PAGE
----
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    Push local commits

    Once you have committed the changes made in your local repository, you need to push your local commits to the remote repository in order to make your changes available to other people.  Hackolade Studio makes it easy for you to push commits to a remote repository: you just need to open your own local repository (if not already opened) and navigate to "Push local commits".


    All your local commits that you haven't pushed yet are listed with their date, author (you), and message.


    Git will not let you push commits if you still have remote commits to pull.  You need to pull the remote commits that you don't have yet in your local repository, prior to pushing your own commits. This is because Git will only merge changes, and potentially trigger conflicts, when you pull changes.  When you push changes, Git just replaces the existing content with your content, which does not trigger conflicts.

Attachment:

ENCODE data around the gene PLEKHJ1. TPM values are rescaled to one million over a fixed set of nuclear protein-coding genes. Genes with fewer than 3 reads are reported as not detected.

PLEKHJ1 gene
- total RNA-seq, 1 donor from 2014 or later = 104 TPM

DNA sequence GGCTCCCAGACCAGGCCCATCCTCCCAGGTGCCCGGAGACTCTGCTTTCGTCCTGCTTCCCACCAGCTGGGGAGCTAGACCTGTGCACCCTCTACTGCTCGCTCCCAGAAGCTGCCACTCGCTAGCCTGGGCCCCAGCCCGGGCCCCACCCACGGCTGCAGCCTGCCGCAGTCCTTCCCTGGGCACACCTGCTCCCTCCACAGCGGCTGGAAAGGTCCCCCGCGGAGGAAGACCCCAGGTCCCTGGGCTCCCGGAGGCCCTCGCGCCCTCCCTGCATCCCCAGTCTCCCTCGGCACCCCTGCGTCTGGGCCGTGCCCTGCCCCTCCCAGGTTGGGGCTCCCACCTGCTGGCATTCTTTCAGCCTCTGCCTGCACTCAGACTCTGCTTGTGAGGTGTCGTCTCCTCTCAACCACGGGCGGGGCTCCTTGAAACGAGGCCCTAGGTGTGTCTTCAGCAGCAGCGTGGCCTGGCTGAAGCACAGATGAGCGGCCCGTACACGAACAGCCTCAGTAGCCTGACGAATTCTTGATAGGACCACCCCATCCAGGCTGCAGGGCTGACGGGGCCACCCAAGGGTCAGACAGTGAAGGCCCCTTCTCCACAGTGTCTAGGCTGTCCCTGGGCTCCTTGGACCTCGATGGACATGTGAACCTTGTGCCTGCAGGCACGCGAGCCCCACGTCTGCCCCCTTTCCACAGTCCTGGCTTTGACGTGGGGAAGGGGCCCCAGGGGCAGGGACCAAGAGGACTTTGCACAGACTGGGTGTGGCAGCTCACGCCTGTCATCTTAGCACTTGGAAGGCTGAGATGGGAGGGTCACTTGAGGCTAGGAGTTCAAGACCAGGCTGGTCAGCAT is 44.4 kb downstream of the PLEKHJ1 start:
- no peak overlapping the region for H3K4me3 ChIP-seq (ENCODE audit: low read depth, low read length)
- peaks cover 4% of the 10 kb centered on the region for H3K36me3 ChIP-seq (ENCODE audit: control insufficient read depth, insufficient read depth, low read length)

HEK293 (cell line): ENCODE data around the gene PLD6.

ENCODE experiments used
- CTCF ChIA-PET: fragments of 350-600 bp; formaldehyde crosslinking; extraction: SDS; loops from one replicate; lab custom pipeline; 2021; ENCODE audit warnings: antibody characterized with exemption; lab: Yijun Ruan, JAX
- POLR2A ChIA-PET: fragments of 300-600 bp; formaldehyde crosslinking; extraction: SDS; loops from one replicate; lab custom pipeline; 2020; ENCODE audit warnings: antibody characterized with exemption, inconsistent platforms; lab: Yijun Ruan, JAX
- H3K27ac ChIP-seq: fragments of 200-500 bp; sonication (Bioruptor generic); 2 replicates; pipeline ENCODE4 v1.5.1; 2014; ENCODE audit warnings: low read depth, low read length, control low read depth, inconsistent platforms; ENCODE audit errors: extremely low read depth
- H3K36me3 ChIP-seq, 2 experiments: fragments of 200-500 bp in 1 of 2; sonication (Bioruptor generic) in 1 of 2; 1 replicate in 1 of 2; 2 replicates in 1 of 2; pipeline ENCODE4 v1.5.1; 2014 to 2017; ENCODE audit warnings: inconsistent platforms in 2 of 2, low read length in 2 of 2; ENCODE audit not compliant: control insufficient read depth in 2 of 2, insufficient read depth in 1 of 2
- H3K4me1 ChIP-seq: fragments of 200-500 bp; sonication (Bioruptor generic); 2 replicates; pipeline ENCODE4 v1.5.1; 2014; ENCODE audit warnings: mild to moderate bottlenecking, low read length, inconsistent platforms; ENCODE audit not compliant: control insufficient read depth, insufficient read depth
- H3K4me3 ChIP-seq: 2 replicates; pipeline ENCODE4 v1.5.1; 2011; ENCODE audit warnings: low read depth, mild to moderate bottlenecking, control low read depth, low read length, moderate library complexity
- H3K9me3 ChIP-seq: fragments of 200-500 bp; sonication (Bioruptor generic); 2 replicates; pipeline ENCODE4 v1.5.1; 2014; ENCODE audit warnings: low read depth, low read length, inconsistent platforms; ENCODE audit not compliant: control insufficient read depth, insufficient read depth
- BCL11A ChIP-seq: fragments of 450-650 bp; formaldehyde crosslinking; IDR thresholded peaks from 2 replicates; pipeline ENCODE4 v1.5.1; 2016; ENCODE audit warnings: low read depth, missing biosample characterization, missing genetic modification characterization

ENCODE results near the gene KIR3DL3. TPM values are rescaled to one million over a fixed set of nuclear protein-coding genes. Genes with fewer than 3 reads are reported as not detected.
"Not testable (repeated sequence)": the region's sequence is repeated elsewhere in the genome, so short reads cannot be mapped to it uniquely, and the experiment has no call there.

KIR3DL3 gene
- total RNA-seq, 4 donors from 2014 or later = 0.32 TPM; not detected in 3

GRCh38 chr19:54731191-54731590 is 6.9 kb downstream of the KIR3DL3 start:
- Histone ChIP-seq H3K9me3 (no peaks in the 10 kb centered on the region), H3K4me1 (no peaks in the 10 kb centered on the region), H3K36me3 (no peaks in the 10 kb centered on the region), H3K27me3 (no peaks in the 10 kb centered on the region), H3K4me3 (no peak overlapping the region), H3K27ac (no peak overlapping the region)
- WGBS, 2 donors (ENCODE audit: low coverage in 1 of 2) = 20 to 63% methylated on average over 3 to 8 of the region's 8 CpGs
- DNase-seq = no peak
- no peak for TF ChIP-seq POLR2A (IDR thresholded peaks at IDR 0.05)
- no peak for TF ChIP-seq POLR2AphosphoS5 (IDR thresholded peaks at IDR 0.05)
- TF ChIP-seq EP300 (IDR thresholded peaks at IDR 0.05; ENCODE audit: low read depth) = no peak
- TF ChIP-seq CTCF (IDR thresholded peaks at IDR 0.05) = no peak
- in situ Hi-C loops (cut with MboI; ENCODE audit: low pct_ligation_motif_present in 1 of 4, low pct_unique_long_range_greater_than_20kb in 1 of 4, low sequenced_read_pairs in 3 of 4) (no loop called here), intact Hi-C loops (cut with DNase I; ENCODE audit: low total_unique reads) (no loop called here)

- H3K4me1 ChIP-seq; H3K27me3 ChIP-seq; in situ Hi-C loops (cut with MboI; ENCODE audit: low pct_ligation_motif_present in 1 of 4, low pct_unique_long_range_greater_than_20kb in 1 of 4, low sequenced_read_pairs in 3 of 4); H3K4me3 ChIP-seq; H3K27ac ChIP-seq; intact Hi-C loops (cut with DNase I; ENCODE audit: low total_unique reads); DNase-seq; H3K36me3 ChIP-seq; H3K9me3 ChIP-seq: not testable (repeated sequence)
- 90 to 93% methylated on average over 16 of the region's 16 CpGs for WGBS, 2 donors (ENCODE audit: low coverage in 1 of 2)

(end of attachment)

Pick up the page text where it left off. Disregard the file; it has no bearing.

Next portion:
For users new to Git, let us explain why a pull action is necessary, possibly with a merge of remote changes into the local repo, before a push action can be performed.


    If I am making changes in the lower green branch below, based on a model originally in the remote, Git will reject my push at the end because changes were made to the same model.  That's because my changes would otherwise write over the changes by the other users.




    It is the responsibility of the last user who pushes changes to do the merge first and ensure that no conflicts exist, before pushing the merged model to the remote:

    Workgroup pull before push


    Best practice: to reduce the risks of facing conflicts, we recommend that you regularly pull remote commits.  This will ensure that your local repository is up-to-date with all the changes that have been recently pushed by other team members to the remote repository.  If you are about to start modifying a data model, then you should definitely pull first from the remote repository. 


    You will have less headaches if you pull regularly from the remote and merge with your yet-be-pushed changes, so you merge smaller increments and deal with less complexity if conflict resolution turns out to be necessary.